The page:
According to the International Monetary Fund, India's nominal GDP stands at US$1.53 trillion, making it the tenth-largest economy in the world. With purchasing power parity(PPP), India's economy is the fourth largest in the world at US$4.06 trillion. With its average annual GDP growing at 5.8% for the past two decades, India is also one of the fastest growing economies in the world. However, India's per capita income is US$1,000, and the country ranks 138th in nominal GDP per capita and 129th in GDP per capita at PPP among all countries of the world.
Until 1991, all Indian governments followed protectionist policies that were influenced by socialist economics. Widespread state intervention and regulation caused the Indian economy to be largely closed to the outside world. After an acute balance of payments crisis in 1991, the nation liberalised its economy and has since continued to move towards a free-market system, emphasizing both foreign trade and investment. Consequently, India's economic model is now being described overall as capitalist.
With 467 million workers, India has the world's second largest labour force. The service sector makes up 54% of the GDP, the agricultural sector 28%, and the industrial sector 18%. Major agricultural products include rice, wheat, oilseed, cotton, jute, tea, sugarcane, and potatoes. Major industries include textiles, telecommunications, chemicals, food processing, steel, transport equipment, cement, mining, petroleum, machinery and software. By 2006, India's external trade had reached a relatively moderate proportion of GDP at 24%, up from 6% in 1985. In 2008, India's share of world trade was 1.68%; India was the world's fifteenth largest importer in 2009, and the eighteenth largest exporter. Major exports include petroleum products, textile goods, gems and jewelry, software, engineering goods, chemicals, and leather manufactures. Major imports include crude oil, machinery, gems, fertiliser, chemicals.
Averaging an economic growth rate of 7.5% during the last few years, India has more than doubled its hourly wage rates during the last decade. Moreover, since 1985, India has moved 431 million of its citizens out of poverty, and by 2030 India's middle class numbers will grow to more than 580 million. Although ranking 51st in global competitiveness, India ranks 16th in financial marketsophistication, 24th in the banking sector, 27th in business sophistication and 30th in innovation, ahead of several advanced economies. With seven of the world's top 15 technology outsourcing companies based in India, the country is viewed as the second most favourable outsourcing destination after the United States. India's consumer market, currently the world's thirteenth largest, is expected to become fifth largest by 2030. Its telecommunication industry, the world's fastest growing, added 227 million subscribers during 2010–11 its automobile industry, the world's second-fastest growing, increased domestic sales by 26% during 2009–10, and exports by 36% during 2008–09.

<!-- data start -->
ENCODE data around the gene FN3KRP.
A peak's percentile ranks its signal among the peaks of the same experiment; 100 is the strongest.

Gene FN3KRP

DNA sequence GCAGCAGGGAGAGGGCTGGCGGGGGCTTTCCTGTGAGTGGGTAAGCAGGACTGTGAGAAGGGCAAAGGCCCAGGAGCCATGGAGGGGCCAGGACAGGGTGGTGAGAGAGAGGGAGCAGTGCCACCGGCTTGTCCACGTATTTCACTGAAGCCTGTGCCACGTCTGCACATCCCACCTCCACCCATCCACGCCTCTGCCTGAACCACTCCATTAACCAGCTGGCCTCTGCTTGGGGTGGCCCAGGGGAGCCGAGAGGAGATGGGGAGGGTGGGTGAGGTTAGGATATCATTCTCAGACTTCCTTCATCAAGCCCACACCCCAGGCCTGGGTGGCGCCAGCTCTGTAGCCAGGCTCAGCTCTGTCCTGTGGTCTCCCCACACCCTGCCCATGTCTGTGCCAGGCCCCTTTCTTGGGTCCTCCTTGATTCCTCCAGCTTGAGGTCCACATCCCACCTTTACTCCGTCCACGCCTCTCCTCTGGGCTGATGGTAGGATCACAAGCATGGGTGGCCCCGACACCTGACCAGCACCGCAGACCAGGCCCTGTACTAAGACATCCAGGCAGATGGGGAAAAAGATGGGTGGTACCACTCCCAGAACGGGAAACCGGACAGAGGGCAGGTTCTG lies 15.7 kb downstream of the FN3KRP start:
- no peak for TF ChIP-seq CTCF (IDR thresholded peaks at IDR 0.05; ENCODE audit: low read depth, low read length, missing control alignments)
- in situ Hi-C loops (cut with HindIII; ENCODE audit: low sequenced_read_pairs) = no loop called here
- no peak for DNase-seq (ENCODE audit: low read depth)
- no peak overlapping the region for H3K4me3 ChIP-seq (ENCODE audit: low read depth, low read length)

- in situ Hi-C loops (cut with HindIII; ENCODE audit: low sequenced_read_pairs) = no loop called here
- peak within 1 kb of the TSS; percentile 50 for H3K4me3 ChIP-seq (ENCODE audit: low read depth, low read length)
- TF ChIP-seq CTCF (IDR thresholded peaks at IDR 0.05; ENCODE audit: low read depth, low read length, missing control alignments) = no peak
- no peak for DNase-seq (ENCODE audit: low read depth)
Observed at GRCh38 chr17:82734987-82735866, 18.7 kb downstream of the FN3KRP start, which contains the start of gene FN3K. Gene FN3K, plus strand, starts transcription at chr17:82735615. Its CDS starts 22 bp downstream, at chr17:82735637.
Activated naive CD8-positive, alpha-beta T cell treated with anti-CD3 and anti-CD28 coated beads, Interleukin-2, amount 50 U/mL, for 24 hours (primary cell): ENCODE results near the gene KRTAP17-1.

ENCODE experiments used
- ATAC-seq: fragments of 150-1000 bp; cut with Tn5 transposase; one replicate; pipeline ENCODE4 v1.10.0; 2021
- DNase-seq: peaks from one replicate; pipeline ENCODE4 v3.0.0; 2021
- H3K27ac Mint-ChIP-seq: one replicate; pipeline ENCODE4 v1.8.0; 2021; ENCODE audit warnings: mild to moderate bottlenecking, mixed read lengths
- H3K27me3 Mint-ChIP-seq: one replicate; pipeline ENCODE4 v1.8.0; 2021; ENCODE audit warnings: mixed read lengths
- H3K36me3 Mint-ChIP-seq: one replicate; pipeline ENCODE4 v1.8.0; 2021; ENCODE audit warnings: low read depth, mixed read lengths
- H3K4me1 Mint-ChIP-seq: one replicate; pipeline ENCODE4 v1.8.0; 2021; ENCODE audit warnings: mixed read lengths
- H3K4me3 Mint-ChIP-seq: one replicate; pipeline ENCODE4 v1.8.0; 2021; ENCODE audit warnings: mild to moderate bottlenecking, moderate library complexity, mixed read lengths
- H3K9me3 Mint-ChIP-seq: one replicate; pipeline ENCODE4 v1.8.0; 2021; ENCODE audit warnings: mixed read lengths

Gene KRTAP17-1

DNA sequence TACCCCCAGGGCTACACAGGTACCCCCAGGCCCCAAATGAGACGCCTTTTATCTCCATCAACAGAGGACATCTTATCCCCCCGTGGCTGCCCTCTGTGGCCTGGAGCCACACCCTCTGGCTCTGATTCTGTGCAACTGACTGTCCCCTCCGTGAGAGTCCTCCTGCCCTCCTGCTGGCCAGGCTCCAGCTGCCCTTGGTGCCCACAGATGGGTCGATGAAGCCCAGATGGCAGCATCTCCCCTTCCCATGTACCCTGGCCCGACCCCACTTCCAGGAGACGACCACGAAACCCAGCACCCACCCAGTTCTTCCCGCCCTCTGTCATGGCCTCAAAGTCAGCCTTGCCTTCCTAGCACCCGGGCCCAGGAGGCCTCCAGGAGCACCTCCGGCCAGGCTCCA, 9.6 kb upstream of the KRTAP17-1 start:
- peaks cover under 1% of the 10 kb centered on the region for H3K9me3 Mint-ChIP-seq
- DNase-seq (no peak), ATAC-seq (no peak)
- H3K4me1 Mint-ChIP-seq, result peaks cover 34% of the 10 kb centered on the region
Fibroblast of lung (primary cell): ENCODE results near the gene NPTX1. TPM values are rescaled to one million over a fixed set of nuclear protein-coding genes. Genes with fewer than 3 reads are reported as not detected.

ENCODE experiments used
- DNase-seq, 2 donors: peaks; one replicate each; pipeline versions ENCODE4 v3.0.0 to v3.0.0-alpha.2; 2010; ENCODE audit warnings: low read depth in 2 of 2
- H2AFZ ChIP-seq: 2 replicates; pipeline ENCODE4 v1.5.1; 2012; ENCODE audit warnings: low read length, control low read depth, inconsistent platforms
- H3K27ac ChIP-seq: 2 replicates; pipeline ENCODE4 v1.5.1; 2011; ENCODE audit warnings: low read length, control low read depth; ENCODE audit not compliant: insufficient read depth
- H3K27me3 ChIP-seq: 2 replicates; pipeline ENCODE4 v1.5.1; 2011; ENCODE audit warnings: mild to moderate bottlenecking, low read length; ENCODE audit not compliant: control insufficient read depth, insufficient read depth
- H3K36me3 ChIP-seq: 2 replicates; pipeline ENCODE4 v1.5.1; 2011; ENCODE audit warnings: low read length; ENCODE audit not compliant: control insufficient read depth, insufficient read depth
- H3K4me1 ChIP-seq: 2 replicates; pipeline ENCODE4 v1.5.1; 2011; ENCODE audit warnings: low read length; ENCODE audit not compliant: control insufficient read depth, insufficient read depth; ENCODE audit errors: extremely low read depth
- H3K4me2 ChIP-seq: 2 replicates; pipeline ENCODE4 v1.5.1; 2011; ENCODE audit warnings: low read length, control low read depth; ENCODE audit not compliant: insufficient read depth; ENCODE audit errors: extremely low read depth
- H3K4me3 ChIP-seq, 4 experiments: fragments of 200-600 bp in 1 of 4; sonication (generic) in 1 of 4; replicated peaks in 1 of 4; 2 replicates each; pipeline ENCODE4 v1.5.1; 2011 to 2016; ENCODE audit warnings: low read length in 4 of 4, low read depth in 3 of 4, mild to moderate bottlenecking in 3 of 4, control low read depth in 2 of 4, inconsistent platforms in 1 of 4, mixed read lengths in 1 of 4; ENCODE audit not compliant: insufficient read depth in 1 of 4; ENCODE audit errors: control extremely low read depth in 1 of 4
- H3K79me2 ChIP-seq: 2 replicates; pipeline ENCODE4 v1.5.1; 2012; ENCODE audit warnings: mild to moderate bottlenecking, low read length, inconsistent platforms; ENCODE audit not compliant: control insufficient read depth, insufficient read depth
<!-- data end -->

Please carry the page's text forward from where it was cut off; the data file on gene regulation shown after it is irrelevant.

Despite impressive economic growth during recent decades, India continues to face a number of socio-economic challenges. India contains the largest concentration of people living below the World Bank's international poverty line of $1.25/day, the proportion having decreased from 60% in 1981 to 42% in 2005. Half of the children in India are underweight and 46% of children under the age of three suffer from malnutrition. Since 1991, economic inequality between India's states has consistently grown: the per capita net state domestic product of the richest states in 2007 was 3.2 times that of the poorest. Corruption in India is perceived to have increased significantly, with one report estimating the illegal capital flows since independence to be US$462 billion. Driven by consistent growth, India's nominal GDP per capita has steadily increased from U$463 in 2001 to U$1,176 by 2010, yet it remains lower than those of other Asian developing countries such as Malaysia, Thailand, Indonesia, and Iran.
According to a 2011 PwC report, India's GDP at purchasing power parity will overtake that of Japan during 2011 itself and that of the United States by 2045. Moreover, during the next four decades, India's economy is expected to grow at an average of 8%, making the nation potentially the world's fastest growing major economy until 2050. The report also highlights some of the key factors behind high economic growth — a young and rapidly growing working age population; the growth of the manufacturing sector due to rising levels of education and engineering skills; and sustained growth of the consumer market due to a rapidly growing middle class. However, the World Bank cautions that for India to achieve its economic potential, it must continue to focus on public sector reform, transport infrastructure, agricultural and rural development, removal of labor regulations, education, energy security, and public health and nutrition.